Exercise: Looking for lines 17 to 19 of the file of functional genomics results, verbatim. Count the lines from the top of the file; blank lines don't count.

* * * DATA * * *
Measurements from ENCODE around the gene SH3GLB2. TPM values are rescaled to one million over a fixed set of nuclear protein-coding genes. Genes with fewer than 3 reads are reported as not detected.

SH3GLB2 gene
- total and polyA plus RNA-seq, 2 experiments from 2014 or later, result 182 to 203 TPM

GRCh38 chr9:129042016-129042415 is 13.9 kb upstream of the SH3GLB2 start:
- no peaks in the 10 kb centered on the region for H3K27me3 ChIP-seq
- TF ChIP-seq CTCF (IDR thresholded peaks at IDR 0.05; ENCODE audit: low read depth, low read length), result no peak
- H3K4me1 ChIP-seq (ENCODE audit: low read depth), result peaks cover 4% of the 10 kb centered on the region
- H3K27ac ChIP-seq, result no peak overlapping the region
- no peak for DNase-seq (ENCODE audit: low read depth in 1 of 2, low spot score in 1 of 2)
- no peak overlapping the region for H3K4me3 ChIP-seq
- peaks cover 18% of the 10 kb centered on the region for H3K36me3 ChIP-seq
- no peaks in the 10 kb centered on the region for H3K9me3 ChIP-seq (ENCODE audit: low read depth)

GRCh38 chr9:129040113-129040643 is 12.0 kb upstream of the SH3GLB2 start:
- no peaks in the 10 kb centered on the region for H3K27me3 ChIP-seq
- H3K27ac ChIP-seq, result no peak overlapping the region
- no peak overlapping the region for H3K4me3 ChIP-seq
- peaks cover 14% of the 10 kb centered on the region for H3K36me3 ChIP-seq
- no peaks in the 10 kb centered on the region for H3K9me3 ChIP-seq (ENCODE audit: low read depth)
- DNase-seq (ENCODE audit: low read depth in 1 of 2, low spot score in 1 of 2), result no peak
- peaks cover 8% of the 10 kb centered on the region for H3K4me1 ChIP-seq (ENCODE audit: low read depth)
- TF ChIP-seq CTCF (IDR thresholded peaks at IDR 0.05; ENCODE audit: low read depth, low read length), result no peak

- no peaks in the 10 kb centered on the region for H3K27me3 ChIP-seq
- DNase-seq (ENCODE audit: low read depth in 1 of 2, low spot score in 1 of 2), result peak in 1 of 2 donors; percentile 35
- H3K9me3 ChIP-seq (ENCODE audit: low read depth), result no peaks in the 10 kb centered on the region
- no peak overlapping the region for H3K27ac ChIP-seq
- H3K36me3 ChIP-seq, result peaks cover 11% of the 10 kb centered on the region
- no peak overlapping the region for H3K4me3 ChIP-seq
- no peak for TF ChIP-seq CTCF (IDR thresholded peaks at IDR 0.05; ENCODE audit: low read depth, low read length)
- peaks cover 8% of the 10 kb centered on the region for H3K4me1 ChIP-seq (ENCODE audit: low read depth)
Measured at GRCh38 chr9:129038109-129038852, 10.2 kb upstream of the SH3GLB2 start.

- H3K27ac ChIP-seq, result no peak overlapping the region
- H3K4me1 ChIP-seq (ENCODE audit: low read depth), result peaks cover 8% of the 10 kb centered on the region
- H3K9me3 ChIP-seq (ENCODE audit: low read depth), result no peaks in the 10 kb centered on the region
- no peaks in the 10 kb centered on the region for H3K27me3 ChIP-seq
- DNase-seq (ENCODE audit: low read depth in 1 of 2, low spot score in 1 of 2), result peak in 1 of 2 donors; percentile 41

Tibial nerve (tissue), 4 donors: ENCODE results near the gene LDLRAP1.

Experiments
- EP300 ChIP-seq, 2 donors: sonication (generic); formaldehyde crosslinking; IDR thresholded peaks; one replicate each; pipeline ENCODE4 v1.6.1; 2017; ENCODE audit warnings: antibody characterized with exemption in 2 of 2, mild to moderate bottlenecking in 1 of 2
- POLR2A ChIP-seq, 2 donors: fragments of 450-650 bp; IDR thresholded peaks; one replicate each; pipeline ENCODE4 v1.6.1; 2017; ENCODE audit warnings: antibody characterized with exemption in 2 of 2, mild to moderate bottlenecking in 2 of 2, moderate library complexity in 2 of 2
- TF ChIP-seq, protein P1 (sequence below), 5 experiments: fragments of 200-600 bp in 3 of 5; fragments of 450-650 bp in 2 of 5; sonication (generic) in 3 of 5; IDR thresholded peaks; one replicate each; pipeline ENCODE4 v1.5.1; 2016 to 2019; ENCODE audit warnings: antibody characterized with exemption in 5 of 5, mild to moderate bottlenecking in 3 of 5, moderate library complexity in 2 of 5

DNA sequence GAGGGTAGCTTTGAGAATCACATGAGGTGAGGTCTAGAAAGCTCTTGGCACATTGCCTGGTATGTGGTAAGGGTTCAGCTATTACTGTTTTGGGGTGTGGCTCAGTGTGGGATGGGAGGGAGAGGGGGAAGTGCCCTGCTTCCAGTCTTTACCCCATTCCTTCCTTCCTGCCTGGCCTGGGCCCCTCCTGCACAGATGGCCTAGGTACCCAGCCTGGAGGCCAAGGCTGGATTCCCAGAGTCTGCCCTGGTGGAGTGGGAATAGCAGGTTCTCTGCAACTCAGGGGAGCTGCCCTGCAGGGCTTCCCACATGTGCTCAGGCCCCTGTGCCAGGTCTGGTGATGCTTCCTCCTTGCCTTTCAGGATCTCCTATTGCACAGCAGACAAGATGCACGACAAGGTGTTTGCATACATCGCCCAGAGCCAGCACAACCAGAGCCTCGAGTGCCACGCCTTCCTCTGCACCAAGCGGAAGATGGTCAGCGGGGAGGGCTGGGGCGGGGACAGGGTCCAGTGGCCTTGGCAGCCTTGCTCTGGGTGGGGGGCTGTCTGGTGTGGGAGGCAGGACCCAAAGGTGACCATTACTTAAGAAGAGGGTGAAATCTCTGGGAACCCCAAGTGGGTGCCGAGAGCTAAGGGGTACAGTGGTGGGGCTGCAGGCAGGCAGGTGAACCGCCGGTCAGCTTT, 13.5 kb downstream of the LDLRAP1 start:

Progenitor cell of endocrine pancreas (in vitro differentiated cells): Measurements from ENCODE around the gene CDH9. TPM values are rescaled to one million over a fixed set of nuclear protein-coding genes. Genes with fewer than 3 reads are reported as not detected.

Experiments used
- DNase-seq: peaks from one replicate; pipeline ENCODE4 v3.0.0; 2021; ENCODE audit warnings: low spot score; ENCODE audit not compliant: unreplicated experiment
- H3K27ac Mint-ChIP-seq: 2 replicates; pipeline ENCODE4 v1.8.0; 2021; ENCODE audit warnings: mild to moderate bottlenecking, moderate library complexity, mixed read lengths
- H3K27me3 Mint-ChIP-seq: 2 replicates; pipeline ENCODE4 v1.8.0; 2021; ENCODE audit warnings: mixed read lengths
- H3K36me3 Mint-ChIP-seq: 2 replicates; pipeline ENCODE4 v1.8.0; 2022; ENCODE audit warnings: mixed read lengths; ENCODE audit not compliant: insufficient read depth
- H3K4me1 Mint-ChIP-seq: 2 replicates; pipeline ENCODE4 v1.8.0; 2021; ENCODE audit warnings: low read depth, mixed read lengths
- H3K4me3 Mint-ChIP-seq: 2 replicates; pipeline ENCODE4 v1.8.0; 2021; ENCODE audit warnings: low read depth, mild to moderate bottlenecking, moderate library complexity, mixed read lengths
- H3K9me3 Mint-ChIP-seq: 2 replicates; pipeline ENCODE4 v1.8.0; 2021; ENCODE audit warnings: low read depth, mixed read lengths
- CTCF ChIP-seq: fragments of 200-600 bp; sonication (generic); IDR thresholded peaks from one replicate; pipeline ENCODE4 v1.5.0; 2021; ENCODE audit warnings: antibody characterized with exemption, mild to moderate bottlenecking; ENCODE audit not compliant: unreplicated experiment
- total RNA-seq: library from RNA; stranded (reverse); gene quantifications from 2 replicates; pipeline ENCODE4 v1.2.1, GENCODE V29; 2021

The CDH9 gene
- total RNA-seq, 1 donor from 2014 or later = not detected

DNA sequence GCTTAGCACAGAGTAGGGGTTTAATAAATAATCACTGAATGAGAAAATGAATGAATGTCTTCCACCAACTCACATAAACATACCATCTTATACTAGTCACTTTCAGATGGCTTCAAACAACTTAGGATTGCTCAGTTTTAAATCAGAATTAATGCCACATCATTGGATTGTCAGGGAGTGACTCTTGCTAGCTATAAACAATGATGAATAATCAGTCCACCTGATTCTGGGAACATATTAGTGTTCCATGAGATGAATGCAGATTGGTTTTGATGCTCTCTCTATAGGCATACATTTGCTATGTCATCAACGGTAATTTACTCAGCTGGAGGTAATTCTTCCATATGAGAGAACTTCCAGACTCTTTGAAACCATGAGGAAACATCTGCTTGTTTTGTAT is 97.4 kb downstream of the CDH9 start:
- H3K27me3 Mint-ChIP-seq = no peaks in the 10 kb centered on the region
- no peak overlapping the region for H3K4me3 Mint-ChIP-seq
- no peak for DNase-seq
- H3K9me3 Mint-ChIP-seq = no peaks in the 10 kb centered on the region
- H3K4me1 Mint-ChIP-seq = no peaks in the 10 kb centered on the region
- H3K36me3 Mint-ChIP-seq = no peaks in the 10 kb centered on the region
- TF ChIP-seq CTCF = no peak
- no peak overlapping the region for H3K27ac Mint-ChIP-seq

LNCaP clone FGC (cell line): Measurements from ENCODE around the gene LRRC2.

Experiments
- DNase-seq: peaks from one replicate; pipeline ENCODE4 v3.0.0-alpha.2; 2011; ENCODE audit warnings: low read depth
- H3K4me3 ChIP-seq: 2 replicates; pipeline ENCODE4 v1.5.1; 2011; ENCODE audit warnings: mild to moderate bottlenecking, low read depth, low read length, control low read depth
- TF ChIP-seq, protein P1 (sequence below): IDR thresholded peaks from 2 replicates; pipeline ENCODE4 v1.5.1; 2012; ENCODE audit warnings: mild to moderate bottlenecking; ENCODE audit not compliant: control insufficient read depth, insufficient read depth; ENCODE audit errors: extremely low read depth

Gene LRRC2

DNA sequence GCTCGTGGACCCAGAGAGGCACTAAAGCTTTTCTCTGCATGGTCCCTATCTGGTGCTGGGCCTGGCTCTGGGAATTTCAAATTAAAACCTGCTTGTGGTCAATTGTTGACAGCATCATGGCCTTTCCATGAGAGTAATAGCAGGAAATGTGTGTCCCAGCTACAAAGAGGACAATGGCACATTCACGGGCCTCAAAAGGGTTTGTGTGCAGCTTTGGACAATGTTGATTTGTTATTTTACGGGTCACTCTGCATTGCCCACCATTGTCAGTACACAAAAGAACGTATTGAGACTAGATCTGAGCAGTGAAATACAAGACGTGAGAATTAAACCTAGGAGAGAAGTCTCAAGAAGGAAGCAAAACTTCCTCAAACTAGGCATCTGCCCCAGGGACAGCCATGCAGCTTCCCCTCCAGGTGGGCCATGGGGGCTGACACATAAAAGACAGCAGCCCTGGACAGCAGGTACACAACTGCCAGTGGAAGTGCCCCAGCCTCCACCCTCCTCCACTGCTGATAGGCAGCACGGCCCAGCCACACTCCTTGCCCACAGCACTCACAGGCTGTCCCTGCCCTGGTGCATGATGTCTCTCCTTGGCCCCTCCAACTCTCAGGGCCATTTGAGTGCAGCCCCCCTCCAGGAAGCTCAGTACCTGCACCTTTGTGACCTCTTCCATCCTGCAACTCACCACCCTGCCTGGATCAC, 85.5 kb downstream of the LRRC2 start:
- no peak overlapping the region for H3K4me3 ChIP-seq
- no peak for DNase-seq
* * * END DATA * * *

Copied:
- peaks cover 14% of the 10 kb centered on the region for H3K36me3 ChIP-seq
- no peaks in the 10 kb centered on the region for H3K9me3 ChIP-seq (ENCODE audit: low read depth)
- DNase-seq (ENCODE audit: low read depth in 1 of 2, low spot score in 1 of 2), result no peak